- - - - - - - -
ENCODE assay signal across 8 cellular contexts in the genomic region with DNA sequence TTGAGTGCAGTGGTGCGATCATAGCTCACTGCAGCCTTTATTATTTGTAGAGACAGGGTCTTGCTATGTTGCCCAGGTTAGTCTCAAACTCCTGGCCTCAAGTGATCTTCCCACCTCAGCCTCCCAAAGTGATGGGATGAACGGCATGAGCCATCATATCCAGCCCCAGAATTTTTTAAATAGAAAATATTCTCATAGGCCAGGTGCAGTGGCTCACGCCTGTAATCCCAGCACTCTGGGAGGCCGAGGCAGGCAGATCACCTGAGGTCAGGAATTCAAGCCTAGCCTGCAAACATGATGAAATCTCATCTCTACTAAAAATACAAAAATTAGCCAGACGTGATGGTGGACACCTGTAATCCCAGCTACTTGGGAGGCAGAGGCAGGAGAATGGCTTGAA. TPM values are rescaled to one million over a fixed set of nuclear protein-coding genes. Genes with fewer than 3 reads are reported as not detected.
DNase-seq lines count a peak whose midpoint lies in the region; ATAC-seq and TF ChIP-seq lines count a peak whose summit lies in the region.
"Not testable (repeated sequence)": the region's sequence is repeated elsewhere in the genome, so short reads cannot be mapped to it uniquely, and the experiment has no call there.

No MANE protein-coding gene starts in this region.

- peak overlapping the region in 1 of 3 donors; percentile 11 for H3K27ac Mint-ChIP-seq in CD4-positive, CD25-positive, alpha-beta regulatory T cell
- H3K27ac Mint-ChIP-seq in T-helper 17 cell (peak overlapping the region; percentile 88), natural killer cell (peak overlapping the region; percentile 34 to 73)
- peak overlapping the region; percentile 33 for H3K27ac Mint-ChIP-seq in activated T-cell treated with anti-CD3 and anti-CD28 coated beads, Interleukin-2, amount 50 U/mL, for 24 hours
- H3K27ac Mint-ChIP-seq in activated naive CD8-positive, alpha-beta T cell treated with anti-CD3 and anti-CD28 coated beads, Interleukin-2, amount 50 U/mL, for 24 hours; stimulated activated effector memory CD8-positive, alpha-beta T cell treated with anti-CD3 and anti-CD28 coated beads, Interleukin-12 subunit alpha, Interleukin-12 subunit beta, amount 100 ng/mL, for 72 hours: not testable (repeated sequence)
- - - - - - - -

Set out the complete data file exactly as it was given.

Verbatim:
ENCODE assay signal across 8 cellular contexts in the genomic region with DNA sequence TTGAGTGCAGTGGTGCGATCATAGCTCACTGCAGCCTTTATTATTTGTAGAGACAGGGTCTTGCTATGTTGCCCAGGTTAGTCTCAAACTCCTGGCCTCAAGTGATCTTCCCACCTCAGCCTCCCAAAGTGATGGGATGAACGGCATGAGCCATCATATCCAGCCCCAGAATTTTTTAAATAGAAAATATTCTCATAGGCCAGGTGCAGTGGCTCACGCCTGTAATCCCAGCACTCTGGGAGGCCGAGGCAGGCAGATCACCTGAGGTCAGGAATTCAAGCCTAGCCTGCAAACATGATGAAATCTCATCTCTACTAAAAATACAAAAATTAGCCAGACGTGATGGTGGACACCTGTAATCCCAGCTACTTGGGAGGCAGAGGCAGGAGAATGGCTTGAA. TPM values are rescaled to one million over a fixed set of nuclear protein-coding genes. Genes with fewer than 3 reads are reported as not detected.
DNase-seq lines count a peak whose midpoint lies in the region; ATAC-seq and TF ChIP-seq lines count a peak whose summit lies in the region.
"Not testable (repeated sequence)": the region's sequence is repeated elsewhere in the genome, so short reads cannot be mapped to it uniquely, and the experiment has no call there.

No MANE protein-coding gene starts in this region.

- peak overlapping the region in 1 of 3 donors; percentile 11 for H3K27ac Mint-ChIP-seq in CD4-positive, CD25-positive, alpha-beta regulatory T cell
- H3K27ac Mint-ChIP-seq in T-helper 17 cell (peak overlapping the region; percentile 88), natural killer cell (peak overlapping the region; percentile 34 to 73)
- peak overlapping the region; percentile 33 for H3K27ac Mint-ChIP-seq in activated T-cell treated with anti-CD3 and anti-CD28 coated beads, Interleukin-2, amount 50 U/mL, for 24 hours
- H3K27ac Mint-ChIP-seq in activated naive CD8-positive, alpha-beta T cell treated with anti-CD3 and anti-CD28 coated beads, Interleukin-2, amount 50 U/mL, for 24 hours; stimulated activated effector memory CD8-positive, alpha-beta T cell treated with anti-CD3 and anti-CD28 coated beads, Interleukin-12 subunit alpha, Interleukin-12 subunit beta, amount 100 ng/mL, for 72 hours: not testable (repeated sequence)